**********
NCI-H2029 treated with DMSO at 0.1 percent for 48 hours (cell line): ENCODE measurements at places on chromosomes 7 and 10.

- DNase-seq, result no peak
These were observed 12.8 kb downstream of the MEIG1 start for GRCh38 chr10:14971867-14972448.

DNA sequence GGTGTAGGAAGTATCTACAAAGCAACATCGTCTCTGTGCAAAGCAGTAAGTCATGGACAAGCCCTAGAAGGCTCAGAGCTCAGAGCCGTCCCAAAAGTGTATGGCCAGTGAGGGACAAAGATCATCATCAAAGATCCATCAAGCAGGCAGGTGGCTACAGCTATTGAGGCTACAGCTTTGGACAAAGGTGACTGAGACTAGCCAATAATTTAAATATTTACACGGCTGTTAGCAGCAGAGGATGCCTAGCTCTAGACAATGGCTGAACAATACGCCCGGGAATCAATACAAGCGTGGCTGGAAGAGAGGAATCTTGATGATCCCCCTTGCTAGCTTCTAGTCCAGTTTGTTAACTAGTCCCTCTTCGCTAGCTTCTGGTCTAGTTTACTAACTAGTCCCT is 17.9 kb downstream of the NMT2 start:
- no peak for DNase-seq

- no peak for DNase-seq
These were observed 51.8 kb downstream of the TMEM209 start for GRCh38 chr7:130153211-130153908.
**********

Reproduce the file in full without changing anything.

NCI-H2029 treated with DMSO at 0.1 percent for 48 hours (cell line): ENCODE measurements at places on chromosomes 7 and 10.

- DNase-seq, result no peak
These were observed 12.8 kb downstream of the MEIG1 start for GRCh38 chr10:14971867-14972448.

DNA sequence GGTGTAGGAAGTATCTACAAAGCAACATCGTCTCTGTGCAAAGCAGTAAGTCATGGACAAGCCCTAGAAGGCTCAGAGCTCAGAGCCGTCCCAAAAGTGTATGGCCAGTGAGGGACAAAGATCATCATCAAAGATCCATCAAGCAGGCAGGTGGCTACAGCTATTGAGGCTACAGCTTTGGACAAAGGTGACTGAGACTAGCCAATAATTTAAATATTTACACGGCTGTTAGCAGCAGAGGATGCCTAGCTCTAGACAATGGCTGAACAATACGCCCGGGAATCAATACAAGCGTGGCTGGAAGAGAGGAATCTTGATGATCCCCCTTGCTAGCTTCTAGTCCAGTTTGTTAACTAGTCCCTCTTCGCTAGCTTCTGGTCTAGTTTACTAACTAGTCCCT is 17.9 kb downstream of the NMT2 start:
- no peak for DNase-seq

- no peak for DNase-seq
These were observed 51.8 kb downstream of the TMEM209 start for GRCh38 chr7:130153211-130153908.